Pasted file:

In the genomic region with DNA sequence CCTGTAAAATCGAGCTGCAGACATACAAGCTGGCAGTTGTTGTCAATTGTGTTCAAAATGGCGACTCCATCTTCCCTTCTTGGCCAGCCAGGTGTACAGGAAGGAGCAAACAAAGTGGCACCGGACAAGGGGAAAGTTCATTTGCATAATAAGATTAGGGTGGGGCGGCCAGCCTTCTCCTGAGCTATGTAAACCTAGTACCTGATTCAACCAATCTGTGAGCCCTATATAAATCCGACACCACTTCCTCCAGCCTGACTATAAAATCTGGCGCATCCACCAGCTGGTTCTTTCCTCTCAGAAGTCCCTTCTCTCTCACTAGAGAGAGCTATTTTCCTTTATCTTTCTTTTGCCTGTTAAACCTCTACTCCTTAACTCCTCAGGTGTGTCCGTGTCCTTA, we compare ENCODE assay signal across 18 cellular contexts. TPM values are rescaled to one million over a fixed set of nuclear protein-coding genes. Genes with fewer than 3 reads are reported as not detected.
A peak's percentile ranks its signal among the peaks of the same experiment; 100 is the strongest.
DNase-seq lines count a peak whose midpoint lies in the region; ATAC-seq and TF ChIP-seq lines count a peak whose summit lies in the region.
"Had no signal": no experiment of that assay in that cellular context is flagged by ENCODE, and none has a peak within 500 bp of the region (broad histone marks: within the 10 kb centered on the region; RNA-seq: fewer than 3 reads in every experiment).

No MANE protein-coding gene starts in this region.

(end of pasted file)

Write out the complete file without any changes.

In the genomic region with DNA sequence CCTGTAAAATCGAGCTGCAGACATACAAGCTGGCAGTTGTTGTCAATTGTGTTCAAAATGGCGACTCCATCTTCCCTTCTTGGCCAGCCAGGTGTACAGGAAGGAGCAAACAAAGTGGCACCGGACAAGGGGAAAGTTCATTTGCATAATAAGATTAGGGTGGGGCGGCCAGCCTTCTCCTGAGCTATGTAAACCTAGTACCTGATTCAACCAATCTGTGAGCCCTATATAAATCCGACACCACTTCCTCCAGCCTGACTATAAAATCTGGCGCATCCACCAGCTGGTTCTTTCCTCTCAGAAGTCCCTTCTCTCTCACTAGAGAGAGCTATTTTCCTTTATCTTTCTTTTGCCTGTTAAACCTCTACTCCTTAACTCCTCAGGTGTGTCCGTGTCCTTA, we compare ENCODE assay signal across 18 cellular contexts. TPM values are rescaled to one million over a fixed set of nuclear protein-coding genes. Genes with fewer than 3 reads are reported as not detected.
A peak's percentile ranks its signal among the peaks of the same experiment; 100 is the strongest.
DNase-seq lines count a peak whose midpoint lies in the region; ATAC-seq and TF ChIP-seq lines count a peak whose summit lies in the region.
"Had no signal": no experiment of that assay in that cellular context is flagged by ENCODE, and none has a peak within 500 bp of the region (broad histone marks: within the 10 kb centered on the region; RNA-seq: fewer than 3 reads in every experiment).

No MANE protein-coding gene starts in this region.